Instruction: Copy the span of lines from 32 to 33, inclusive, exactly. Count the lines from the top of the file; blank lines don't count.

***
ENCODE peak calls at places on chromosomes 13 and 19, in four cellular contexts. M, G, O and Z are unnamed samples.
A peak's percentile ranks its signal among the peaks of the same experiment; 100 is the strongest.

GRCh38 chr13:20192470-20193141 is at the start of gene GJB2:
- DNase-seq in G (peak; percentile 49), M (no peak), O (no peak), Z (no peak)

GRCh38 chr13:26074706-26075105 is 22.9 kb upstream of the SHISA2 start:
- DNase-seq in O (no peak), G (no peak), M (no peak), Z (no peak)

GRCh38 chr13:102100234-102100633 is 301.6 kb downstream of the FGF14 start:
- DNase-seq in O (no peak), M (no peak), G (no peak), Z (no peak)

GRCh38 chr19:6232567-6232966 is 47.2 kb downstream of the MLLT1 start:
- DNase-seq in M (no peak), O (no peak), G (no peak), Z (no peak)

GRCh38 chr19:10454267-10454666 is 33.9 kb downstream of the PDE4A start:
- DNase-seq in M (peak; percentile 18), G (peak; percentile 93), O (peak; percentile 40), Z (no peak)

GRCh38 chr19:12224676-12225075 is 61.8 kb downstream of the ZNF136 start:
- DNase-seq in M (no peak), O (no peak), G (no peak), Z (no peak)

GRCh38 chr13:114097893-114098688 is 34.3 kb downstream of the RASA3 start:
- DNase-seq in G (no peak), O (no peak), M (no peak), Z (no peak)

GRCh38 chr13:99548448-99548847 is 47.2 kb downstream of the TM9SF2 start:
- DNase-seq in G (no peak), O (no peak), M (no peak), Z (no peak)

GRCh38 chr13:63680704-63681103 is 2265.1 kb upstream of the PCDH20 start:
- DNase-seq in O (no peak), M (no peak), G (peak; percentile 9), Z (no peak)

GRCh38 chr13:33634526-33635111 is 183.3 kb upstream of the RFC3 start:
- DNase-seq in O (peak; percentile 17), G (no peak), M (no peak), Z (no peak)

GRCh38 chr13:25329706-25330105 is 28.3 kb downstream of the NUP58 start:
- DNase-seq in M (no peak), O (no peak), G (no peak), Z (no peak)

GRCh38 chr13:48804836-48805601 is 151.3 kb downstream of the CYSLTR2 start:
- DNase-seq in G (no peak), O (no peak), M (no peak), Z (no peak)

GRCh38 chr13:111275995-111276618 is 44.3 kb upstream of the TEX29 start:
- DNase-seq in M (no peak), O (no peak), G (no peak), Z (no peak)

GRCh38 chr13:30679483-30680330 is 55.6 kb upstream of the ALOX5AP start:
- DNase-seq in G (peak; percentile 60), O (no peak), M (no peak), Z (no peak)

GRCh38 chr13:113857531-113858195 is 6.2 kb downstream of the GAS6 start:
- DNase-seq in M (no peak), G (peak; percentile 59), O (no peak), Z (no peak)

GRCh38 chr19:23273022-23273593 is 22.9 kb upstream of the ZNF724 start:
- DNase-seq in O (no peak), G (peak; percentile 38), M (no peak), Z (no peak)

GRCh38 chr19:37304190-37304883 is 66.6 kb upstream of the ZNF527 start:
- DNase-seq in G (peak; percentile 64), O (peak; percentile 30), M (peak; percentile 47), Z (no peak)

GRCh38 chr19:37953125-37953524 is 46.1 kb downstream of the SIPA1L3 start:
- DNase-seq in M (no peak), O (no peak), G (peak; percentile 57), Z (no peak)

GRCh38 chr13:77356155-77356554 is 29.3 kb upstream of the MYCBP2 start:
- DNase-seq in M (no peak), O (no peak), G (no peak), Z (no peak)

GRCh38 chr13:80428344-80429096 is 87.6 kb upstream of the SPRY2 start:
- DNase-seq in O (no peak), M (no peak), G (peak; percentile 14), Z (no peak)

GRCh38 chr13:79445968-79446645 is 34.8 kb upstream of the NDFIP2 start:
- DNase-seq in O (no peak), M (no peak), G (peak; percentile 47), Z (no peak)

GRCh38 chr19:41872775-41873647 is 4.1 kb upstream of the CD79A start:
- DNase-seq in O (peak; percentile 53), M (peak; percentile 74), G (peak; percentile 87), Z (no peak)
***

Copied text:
- DNase-seq in M (no peak), G (peak; percentile 59), O (no peak), Z (no peak)

GRCh38 chr19:23273022-23273593 is 22.9 kb upstream of the ZNF724 start: